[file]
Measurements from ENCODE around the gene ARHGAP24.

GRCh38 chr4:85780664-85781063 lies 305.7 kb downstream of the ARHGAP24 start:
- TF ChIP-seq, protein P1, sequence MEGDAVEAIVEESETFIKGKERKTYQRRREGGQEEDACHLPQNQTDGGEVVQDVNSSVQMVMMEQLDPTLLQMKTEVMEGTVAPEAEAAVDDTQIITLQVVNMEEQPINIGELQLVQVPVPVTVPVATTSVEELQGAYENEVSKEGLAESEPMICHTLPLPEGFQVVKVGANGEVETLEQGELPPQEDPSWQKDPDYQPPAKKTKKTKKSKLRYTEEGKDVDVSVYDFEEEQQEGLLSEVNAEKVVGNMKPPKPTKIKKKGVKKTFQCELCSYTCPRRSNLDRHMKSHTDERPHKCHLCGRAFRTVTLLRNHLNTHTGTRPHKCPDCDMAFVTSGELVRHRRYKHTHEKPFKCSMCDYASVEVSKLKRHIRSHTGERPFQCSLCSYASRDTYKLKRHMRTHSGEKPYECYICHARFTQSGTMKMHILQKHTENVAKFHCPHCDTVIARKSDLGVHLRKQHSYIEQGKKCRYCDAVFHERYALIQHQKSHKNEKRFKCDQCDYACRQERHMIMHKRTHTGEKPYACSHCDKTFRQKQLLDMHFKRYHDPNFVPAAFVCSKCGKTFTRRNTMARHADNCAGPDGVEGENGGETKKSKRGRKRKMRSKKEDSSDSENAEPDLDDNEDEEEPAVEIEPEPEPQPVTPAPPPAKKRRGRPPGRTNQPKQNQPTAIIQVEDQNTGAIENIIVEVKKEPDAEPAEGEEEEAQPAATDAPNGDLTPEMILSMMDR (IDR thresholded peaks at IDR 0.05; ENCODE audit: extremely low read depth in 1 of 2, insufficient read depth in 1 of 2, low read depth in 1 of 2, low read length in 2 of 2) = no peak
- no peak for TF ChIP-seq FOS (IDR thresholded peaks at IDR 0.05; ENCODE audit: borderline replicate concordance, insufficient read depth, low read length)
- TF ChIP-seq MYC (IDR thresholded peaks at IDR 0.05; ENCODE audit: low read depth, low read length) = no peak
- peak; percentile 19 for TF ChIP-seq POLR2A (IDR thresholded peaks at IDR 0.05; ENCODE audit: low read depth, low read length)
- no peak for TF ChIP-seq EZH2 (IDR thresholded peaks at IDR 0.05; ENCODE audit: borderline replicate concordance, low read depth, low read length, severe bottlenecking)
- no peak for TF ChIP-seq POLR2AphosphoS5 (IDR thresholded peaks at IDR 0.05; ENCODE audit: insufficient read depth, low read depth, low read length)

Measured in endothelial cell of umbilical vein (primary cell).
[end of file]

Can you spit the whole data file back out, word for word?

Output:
Measurements from ENCODE around the gene ARHGAP24.

GRCh38 chr4:85780664-85781063 lies 305.7 kb downstream of the ARHGAP24 start:
- TF ChIP-seq, protein P1, sequence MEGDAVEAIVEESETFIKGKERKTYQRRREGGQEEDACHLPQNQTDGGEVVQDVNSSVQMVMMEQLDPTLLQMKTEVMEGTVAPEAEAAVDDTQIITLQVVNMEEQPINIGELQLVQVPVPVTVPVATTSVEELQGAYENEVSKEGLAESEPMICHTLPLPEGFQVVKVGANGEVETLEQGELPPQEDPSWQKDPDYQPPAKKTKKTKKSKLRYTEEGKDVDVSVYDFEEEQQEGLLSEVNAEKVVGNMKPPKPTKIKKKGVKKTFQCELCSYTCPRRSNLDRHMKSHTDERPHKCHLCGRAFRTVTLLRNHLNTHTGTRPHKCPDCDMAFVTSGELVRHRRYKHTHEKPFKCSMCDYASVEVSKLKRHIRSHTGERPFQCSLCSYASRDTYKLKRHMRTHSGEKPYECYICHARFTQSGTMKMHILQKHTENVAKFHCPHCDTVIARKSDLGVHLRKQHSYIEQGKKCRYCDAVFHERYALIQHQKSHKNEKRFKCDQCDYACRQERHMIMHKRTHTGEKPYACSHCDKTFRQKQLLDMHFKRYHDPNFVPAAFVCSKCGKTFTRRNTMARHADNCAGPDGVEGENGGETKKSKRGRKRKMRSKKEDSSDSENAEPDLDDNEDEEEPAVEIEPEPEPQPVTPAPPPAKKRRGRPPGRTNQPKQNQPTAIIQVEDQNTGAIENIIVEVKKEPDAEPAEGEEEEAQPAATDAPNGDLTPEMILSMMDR (IDR thresholded peaks at IDR 0.05; ENCODE audit: extremely low read depth in 1 of 2, insufficient read depth in 1 of 2, low read depth in 1 of 2, low read length in 2 of 2) = no peak
- no peak for TF ChIP-seq FOS (IDR thresholded peaks at IDR 0.05; ENCODE audit: borderline replicate concordance, insufficient read depth, low read length)
- TF ChIP-seq MYC (IDR thresholded peaks at IDR 0.05; ENCODE audit: low read depth, low read length) = no peak
- peak; percentile 19 for TF ChIP-seq POLR2A (IDR thresholded peaks at IDR 0.05; ENCODE audit: low read depth, low read length)
- no peak for TF ChIP-seq EZH2 (IDR thresholded peaks at IDR 0.05; ENCODE audit: borderline replicate concordance, low read depth, low read length, severe bottlenecking)
- no peak for TF ChIP-seq POLR2AphosphoS5 (IDR thresholded peaks at IDR 0.05; ENCODE audit: insufficient read depth, low read depth, low read length)

Measured in endothelial cell of umbilical vein (primary cell).